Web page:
Resetting the Hour-striking (and carillon set-off).

This part of the clock triggers the carillon, making it play at 8am, 1pm, 5pm, and 10pm, so it needs to be set right on a 24-hour basis. Look in the mirror behind the right-hand (hour-striking) part of the clock for a five-spoked brass ratchet wheel with four small studs on the back of it, that lift a square-ended lever on the right, which sets off the carillon when it drops at the end of striking the hour. This wheel rotates anticlockwise as seen in the mirror, as the hours strike, once in 24 hours.

The stud that is midway between two spokes is for 1pm, the one nearest it is for 5pm, the other two are for 10pm and 8am. They are unevenly spaced, the gap corresponds to the number of times the hour-bell is struck.

Work out from this whether it is at am or pm, and which hour will next be struck. If it is in the wrong half of the 24 hours, or you are not sure exactly which hour was struck last, you will have to set off the hour-strike enough times to find out where it is, and to work it round to where it should be – this can take time!.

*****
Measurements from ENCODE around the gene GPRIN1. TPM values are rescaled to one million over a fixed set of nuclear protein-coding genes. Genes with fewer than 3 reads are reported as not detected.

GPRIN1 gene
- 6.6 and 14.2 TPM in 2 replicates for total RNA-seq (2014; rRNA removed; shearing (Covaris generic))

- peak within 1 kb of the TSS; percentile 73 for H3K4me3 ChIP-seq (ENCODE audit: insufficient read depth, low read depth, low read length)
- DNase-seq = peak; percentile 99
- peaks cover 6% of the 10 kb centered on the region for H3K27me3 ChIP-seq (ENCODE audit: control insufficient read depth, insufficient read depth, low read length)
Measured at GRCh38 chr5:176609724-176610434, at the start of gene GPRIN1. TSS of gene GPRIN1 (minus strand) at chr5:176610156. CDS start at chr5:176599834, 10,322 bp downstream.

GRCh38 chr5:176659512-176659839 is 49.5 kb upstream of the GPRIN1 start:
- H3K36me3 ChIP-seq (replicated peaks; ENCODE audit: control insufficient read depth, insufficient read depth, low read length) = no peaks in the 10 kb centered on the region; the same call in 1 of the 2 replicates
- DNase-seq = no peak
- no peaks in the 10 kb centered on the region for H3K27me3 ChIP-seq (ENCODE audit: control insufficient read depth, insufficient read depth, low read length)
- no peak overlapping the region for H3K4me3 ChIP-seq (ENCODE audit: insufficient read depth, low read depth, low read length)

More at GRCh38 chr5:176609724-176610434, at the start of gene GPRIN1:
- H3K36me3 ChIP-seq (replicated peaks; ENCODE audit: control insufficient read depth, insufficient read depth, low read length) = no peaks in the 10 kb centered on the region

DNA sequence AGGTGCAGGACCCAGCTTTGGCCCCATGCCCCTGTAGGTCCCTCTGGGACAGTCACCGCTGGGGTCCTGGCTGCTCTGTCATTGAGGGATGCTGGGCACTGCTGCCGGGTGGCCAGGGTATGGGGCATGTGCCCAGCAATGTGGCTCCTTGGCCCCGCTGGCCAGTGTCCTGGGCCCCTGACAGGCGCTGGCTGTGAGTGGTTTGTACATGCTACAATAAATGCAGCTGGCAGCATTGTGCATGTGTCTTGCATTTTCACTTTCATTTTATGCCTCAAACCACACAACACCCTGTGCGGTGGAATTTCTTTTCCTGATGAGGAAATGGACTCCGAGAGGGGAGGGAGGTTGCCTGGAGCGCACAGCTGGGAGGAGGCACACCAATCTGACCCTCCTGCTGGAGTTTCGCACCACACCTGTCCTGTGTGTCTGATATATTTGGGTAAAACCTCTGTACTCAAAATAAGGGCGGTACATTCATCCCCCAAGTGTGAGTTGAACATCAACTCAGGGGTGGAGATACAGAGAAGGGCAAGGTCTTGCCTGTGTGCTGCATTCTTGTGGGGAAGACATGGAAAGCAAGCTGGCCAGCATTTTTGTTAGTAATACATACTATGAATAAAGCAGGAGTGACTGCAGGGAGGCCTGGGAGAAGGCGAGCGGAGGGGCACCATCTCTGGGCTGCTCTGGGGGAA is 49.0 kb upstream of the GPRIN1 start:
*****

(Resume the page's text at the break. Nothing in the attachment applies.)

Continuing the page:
To do this, grasp the shaft that runs above the clock and is connected to the lever that releases the hour-strike. Twist it anti-clockwise briefly to strike the next hour. Count the number of clicks as above, equal to the hour that is being struck, observe the pins on the back of the brass ratchet-wheel, and whether the carillon-release lever is dropped at the end of the hour-striking. Repeat until you have got it in the right position, ready to strike the real next hour (of 24!) .

Set it going, and finish up.

Restart the clock if necessary by reaching under the clock-frame and giving the pendulum a succession of gentle pushes until you hear the ticks and see the six-legged escapement at the back centre rotating with them. Wait a few minutes to make sure it does not stop again. Rewind whichever spindles need it – you may have used a lot up in resetting the hour-striking. Make sure the winding sprocket dogs are disengaged. Close the case, switch off the fluorescent light at the wall socket.

Now turn your attention to the carillon itself – see separate instructions.

When you have left the tower, lock it, and unhook the clock and carillon hammers at the ground floor.